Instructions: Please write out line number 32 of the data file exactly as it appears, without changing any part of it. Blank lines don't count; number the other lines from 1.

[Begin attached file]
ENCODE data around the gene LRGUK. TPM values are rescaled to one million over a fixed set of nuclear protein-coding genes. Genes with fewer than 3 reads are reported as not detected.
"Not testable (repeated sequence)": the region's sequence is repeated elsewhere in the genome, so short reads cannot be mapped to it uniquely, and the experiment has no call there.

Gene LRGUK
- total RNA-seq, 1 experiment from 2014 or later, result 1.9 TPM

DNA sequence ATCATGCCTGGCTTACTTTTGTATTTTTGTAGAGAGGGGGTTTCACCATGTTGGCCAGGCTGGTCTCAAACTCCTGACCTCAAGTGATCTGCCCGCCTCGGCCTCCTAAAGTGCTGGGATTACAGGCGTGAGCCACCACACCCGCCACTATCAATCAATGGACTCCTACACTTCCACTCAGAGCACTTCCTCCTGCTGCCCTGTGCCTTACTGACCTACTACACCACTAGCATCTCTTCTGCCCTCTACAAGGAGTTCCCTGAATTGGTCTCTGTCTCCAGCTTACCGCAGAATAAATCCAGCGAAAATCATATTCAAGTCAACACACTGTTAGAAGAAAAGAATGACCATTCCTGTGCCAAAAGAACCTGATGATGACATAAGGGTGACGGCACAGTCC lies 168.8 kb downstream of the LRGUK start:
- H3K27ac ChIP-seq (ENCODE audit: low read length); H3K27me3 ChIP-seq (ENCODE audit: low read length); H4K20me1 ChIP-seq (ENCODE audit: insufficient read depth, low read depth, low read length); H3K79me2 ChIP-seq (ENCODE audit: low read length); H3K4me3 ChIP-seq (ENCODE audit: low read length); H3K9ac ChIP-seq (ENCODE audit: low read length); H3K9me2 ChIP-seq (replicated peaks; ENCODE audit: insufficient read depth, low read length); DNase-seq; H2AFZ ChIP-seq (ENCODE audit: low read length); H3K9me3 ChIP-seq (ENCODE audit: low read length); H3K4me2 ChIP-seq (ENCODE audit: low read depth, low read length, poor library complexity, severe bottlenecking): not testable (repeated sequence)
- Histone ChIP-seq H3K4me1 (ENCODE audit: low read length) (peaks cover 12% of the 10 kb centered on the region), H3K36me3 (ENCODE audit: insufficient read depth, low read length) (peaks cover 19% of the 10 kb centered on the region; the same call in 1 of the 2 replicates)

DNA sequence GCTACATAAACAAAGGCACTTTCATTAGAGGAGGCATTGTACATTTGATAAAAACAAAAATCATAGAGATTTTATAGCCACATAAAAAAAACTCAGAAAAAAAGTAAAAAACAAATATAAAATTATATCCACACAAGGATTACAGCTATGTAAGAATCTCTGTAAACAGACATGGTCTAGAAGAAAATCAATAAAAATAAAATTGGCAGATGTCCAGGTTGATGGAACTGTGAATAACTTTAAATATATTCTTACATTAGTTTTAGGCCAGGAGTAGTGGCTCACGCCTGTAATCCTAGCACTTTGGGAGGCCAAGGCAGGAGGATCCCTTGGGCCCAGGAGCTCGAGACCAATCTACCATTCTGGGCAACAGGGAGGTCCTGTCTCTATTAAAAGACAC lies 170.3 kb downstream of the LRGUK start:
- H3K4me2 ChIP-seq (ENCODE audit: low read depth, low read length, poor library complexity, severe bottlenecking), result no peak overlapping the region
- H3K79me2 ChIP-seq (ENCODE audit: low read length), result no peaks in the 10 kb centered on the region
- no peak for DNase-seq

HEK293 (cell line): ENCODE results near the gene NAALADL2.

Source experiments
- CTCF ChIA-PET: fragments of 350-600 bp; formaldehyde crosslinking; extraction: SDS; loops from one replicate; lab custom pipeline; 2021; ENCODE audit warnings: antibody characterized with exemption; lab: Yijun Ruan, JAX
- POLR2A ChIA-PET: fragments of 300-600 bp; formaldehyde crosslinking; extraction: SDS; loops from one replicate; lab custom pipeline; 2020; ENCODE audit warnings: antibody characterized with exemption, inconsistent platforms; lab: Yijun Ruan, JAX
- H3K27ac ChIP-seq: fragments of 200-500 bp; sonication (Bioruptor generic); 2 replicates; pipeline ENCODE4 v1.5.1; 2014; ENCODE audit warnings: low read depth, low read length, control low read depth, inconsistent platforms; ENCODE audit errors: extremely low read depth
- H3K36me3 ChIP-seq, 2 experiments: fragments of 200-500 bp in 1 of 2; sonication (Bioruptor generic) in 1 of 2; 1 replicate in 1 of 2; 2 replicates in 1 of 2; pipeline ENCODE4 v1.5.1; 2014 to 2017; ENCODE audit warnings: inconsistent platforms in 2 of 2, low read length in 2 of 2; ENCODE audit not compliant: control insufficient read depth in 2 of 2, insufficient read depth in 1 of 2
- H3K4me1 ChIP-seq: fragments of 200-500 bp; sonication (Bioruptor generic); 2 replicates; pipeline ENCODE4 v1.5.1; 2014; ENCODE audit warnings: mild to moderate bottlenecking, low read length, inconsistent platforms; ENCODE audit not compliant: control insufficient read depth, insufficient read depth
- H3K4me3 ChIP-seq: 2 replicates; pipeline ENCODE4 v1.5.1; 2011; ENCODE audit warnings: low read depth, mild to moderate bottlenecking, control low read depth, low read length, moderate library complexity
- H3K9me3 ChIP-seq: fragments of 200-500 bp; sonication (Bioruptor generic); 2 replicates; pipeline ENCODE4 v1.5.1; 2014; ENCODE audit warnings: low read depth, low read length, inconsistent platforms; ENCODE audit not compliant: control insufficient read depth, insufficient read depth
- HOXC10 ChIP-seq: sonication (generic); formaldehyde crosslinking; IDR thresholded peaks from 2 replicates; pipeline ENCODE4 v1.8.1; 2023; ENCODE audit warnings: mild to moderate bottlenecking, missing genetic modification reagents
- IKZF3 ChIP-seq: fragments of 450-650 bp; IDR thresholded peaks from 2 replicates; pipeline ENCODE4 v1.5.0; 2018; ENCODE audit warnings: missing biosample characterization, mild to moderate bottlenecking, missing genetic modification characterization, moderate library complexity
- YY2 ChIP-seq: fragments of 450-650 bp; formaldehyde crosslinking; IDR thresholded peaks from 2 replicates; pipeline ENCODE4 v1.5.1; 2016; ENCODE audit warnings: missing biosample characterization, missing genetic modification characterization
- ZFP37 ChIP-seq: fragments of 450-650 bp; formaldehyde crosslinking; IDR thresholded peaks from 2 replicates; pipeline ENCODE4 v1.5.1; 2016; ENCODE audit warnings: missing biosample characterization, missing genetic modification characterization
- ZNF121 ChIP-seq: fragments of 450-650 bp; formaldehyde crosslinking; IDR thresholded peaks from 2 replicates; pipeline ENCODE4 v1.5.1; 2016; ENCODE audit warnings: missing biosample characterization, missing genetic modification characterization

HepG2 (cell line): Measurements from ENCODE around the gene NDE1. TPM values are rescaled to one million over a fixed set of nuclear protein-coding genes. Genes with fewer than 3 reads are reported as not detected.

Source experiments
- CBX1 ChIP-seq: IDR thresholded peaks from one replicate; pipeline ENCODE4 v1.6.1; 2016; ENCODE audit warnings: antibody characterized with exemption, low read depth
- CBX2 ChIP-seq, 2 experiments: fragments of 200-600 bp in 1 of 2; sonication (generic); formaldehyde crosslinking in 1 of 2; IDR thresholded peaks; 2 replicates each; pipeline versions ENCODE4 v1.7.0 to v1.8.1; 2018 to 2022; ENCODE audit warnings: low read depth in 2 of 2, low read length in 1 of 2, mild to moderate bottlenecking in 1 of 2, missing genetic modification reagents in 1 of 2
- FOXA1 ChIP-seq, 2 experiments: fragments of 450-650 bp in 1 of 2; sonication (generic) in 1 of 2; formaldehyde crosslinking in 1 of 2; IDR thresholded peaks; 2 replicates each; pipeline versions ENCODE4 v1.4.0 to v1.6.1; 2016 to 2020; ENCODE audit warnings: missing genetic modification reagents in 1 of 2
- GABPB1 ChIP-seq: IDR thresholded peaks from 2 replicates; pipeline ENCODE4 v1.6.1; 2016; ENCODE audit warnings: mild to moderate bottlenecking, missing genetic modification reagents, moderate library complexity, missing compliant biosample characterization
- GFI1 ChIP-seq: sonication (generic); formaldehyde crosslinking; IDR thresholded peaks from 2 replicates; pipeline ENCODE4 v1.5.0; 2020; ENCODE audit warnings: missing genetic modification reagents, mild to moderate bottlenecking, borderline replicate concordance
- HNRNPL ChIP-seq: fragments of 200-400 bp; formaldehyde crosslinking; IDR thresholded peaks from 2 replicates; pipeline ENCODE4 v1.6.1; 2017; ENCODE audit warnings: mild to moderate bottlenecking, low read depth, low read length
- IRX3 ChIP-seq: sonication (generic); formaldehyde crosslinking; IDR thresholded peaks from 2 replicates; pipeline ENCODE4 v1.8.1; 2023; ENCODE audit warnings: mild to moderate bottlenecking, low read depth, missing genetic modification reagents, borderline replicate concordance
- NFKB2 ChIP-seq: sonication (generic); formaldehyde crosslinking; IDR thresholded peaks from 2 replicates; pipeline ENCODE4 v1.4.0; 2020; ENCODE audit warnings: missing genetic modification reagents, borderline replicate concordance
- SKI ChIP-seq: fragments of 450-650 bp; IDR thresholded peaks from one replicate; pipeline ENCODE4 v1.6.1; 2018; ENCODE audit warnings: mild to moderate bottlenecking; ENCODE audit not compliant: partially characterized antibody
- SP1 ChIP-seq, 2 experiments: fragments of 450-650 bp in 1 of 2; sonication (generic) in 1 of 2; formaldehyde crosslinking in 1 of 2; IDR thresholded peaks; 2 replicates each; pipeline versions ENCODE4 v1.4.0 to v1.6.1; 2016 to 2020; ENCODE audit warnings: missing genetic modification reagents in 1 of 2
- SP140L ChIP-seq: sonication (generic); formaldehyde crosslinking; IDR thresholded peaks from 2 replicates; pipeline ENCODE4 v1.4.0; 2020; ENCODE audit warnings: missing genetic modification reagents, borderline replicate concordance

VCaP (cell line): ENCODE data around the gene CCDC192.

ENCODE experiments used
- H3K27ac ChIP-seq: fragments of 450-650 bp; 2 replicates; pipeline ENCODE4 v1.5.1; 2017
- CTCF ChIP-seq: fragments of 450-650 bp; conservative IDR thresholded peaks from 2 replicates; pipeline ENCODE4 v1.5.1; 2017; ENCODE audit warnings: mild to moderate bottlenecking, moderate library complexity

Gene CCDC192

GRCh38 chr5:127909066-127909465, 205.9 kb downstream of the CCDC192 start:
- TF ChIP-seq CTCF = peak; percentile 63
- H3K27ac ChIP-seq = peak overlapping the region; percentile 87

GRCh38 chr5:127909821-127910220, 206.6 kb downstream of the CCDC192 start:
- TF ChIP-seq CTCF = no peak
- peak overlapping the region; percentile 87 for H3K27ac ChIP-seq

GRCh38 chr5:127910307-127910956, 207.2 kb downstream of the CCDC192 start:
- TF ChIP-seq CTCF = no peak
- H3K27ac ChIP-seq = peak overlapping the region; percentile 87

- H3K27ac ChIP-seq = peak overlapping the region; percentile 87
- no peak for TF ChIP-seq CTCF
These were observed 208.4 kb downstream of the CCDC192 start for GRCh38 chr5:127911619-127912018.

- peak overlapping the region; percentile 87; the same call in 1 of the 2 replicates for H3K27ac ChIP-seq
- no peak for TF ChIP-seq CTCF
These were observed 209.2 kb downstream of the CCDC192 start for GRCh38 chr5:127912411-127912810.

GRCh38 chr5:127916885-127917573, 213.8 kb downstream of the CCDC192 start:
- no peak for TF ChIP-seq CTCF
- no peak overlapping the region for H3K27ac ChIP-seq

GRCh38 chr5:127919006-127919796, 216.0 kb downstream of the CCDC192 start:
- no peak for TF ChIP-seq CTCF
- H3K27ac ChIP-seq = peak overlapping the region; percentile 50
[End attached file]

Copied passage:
- GFI1 ChIP-seq: sonication (generic); formaldehyde crosslinking; IDR thresholded peaks from 2 replicates; pipeline ENCODE4 v1.5.0; 2020; ENCODE audit warnings: missing genetic modification reagents, mild to moderate bottlenecking, borderline replicate concordance